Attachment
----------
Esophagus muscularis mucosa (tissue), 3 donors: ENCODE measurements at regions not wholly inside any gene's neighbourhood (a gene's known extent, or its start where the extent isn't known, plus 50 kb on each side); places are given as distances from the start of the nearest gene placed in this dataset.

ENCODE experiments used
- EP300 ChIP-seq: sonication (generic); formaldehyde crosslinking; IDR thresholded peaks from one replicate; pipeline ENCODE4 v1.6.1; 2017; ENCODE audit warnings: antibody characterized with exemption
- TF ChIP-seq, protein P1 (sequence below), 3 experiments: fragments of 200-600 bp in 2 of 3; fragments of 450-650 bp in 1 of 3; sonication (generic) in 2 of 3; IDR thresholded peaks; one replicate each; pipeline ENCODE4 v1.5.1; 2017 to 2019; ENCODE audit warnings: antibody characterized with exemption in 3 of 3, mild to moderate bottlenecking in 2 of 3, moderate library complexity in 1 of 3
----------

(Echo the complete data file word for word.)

Esophagus muscularis mucosa (tissue), 3 donors: ENCODE measurements at regions not wholly inside any gene's neighbourhood (a gene's known extent, or its start where the extent isn't known, plus 50 kb on each side); places are given as distances from the start of the nearest gene placed in this dataset.

ENCODE experiments used
- EP300 ChIP-seq: sonication (generic); formaldehyde crosslinking; IDR thresholded peaks from one replicate; pipeline ENCODE4 v1.6.1; 2017; ENCODE audit warnings: antibody characterized with exemption
- TF ChIP-seq, protein P1 (sequence below), 3 experiments: fragments of 200-600 bp in 2 of 3; fragments of 450-650 bp in 1 of 3; sonication (generic) in 2 of 3; IDR thresholded peaks; one replicate each; pipeline ENCODE4 v1.5.1; 2017 to 2019; ENCODE audit warnings: antibody characterized with exemption in 3 of 3, mild to moderate bottlenecking in 2 of 3, moderate library complexity in 1 of 3